Think about the last time you tried to learn a new skill—using a spreadsheet, hitting a badminton shuttlecock, baking a cake. When you watched someone else do it, or read the instructions, it probably seemed pretty straightforward. Then you tried it, and nothing came out right. You lost a column and couldn’t get it back. The shuttle- cock flew off in entirely unexpected directions, or landed, unmo- lested, on the ground near your feet. The cake was half an inch of soggy crumbs.
Maybe you gave up right then. But if you tried again, you probably had a few more frustrating efforts. And then, after a little while, something clicked. Possibly by accident, this time when you hit the shuttlecock, it went in the direction you’d intended. And you had that little flash of joy that comes from getting something right for the first time.
That flash is your brain’s reward system. Dopamine serves a lot of functions in the brain—it’s implicated in everything from Parkinson’s disease to heroin addiction. One thing it does consistently is regulate your reward systems. It’s like a teacher handing out gold stars when your work is done correctly, and an extra sticker or two when your performance is superlative. When you’re expecting something to happen, dopamine levels rise in anticipation. And if what you expected doesn’t happen, they plummet.4
We perceive this rise and fall as elation and frustration. What we don’t notice, says Stibel, is the role of dopamine in pruning the synaptic connections we’ve made. If our anticipation is correct, dopamine levels stay high, and strengthen the association between action and reward. (“When I beat the eggs and sugar together for a full five minutes, the cake is lighter and fluffier.”) If something we anticipated fails to occur, the connection weakens. (“I thought moving my hand like that would make the shuttlecock go to the right, but it didn’t happen.”)
That’s why everyone mostly gains skills by practicing, not by watching someone else or developing an elaborate theory of shuttle- cock physics. The naturally gifted get a head start, of course. I could practice for ten hours a day, and I still wouldn’t be a candidate for the Bolshoi Ballet, or MIT’s physics department. But even the most extraordinary prodigy will not qualify for those august institutions unless they spend years practicing their art over and over and over, letting their frequent mistakes and occasional moments of triumph strengthen the neural connections that tell their body how to pirouette across the stage or solve a mathematical equation.
What Skillman and Stibel and Manzi and about a zillion management theorists are telling us is that effective groups work with the brain’s natural learning style, instead of trying to supplant it. They fail early and often—“fail heroically,” as Stibel puts it. “When most people look back on their successes,” he told me, “they realize they were a series of failures that allowed them to navigate to success.”
Stibel is very serious about failure. When he took over at Dun & Bradstreet Credibility Corp, a spin-off of Dun & Bradstreet that pro- vides credit counseling to businesses, the company was stagnant— not losing tons of money, but not really succeeding either. He decided he needed to put failure back at the heart of the firm— literally. He, his wife, and his assistant spent an evening with a few gallons of paint and a bottle of wine, stenciling quotations about failure on an office wall. It took almost all night, but when workers came in the next day, there was Jeff, writing on the wall about his own worst failure. Slowly, other workers followed suit.
He knew he’d succeeded, Stibel says, when he overheard one employee yelling at another, “Why haven’t you written on the wall? Why don’t I get to learn from your failures?” Even his performance reviews include a section on failure—“It’s a positive section,” he says. “We want to know, has the employee failed? Have they failed enough? Have they shared that with other people?”
That doesn’t mean wildly betting the farm, of course; it means calculated risks. “You don’t want to fail too much,” Manzi acknowledges. Rather, it’s about “being able to kind of fall down, dust your- self off, get up and move on.” Stibel agrees that it’s about taking smart chances, not failing for the sake of failure. He is careful never to bet the farm on anything and puts a great deal of effort into ensuring that the failures aren’t too costly. The object is to take lots of small, manageable risks, because that, he says, is the only way to figure out what really works.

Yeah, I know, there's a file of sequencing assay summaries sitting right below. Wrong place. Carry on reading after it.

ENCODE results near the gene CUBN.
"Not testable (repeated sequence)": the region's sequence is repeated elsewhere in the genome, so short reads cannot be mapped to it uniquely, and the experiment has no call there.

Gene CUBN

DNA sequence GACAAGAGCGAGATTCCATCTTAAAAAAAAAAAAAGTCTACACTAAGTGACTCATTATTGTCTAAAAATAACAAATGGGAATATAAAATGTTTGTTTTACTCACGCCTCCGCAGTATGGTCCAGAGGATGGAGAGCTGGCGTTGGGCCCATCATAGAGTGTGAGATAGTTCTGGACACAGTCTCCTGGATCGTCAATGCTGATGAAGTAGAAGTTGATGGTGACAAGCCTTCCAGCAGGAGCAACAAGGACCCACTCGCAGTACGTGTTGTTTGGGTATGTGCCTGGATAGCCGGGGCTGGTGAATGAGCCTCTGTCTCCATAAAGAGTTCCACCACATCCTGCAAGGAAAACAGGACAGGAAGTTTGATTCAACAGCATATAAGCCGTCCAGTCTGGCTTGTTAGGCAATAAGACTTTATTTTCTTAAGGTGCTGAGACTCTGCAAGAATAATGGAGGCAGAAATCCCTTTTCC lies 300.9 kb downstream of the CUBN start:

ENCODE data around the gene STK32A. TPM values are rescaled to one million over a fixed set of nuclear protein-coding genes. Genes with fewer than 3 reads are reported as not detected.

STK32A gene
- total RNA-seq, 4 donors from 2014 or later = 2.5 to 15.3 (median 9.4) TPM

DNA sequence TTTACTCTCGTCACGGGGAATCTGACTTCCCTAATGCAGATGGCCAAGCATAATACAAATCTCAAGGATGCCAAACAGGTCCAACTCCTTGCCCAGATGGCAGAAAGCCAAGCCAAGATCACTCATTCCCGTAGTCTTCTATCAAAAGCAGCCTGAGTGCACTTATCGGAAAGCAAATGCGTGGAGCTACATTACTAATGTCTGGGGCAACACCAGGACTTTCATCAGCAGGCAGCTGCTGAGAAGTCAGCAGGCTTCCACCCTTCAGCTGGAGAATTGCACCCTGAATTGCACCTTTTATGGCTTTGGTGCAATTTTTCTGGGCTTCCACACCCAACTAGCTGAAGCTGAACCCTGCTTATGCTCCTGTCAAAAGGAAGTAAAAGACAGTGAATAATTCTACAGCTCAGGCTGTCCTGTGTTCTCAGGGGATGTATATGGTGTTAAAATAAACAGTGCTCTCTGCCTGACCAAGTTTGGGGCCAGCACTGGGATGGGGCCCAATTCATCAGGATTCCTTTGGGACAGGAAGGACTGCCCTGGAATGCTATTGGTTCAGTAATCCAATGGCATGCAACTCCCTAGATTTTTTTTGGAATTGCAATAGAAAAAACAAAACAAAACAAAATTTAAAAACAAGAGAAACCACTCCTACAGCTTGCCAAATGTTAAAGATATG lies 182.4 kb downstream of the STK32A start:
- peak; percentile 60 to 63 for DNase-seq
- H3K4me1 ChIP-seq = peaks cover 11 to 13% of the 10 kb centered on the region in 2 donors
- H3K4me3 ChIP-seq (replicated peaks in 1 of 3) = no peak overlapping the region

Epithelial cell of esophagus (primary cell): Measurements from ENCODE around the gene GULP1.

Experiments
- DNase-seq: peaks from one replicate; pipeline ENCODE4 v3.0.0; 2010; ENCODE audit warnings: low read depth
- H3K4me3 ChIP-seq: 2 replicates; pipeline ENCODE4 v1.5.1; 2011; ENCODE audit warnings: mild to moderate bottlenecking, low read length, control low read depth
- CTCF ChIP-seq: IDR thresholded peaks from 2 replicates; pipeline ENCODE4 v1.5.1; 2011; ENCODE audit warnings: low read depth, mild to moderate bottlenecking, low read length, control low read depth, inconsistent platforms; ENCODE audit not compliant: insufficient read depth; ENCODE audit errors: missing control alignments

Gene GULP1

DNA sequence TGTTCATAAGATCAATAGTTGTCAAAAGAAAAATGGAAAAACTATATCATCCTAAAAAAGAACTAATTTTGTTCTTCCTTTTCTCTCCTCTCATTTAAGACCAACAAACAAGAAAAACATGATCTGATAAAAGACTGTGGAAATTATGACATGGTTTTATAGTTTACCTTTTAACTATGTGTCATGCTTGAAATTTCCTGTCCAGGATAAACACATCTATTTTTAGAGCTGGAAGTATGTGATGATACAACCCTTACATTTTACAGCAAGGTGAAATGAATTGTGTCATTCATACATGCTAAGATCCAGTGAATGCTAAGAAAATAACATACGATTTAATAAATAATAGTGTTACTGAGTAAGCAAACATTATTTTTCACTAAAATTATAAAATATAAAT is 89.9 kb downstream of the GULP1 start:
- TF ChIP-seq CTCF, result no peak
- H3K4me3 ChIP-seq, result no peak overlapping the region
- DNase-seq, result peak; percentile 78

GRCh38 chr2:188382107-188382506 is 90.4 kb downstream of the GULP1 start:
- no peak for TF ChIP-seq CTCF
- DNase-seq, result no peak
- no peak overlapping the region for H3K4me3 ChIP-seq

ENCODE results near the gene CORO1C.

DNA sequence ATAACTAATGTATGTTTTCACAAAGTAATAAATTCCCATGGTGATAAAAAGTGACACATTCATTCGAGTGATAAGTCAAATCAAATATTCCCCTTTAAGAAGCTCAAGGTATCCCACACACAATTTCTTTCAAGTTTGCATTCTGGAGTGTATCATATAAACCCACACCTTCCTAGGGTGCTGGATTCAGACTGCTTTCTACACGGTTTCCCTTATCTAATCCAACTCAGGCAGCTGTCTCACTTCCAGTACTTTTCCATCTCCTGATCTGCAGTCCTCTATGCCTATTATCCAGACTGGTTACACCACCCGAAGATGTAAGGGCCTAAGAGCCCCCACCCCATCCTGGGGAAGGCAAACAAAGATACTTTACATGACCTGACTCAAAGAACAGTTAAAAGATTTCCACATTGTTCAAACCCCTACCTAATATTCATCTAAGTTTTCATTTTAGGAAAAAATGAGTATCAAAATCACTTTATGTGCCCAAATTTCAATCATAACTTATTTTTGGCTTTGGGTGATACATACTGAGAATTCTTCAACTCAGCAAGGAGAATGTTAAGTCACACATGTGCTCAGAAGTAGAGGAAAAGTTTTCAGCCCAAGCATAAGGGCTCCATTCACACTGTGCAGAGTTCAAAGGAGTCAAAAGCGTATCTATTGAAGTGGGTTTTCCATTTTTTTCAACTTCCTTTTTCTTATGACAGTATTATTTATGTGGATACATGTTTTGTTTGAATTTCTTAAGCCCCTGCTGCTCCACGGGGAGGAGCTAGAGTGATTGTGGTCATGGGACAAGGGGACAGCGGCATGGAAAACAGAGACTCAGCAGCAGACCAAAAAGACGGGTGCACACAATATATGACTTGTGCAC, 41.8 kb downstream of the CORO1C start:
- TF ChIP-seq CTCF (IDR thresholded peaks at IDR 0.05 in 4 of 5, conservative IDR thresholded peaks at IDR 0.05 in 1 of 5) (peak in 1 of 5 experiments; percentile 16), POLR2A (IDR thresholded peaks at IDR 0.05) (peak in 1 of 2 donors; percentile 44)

Of course, as Manzi drily notes, failure is, well . . . “it’s very difficult, for obvious reasons.” Those plummeting dopamine levels may be doing important work in our brain, but they don’t feel good. That’s unfortunately inherent: failure feels bad precisely because it’s the way your brain says, “Hey, don’t do that anymore.” That’s why Stibel had to work so hard to convince his colleagues that failure was a positive thing. If we want an educated population, a skilled workforce, an innovative society, then we will have to work just as
hard as he did to persuade people that the pain of failure is like a blister in tennis— a sign that you are trying hard enough to im- prove.
The Opposite of Failure is Not Safety:
Like most writers, I am an inveterate procrastinator. In the course of writing this one chapter, I have checked my e-mail approximately
3,000 times, made and discarded multiple grocery lists, conducted a lengthy Twitter battle over whether the gold standard is actually the worst economic policy ever proposed, written Facebook messages to schoolmates I haven’t seen in at least a decade, invented a delicious new recipe for chocolate berry protein smoothies, and googled my own name several times to make sure that I have at least once writ- ten something that someone would actually want to read.
Lots of people procrastinate, of course, but for writers it is a peculiarly common occupational hazard. One book editor I talked to fondly reminisced about the first book she was assigned to work on, back in the late 1990s. It had gone under contract in 1972.
I once asked a talented and fairly famous colleague how he man- aged to regularly produce such highly regarded 8,000 word features. “Well,” he said, “first, I put it off for two or three weeks. Then I sit down to write. That’s when I get up and go clean the garage. After that, I go upstairs, and then I come back downstairs and complain to my wife for a couple of hours. Finally, but only after a couple more days have passed and I’m really freaking out about missing my deadline, I ultimately sit down and write.”
Over the years, I developed a theory about why writers are such procrastinators: we were too good in English class. This sounds crazy, but hear me out.
Most writers were the kids who easily, almost automatically, got
As in English class. (There are exceptions, but they often also seem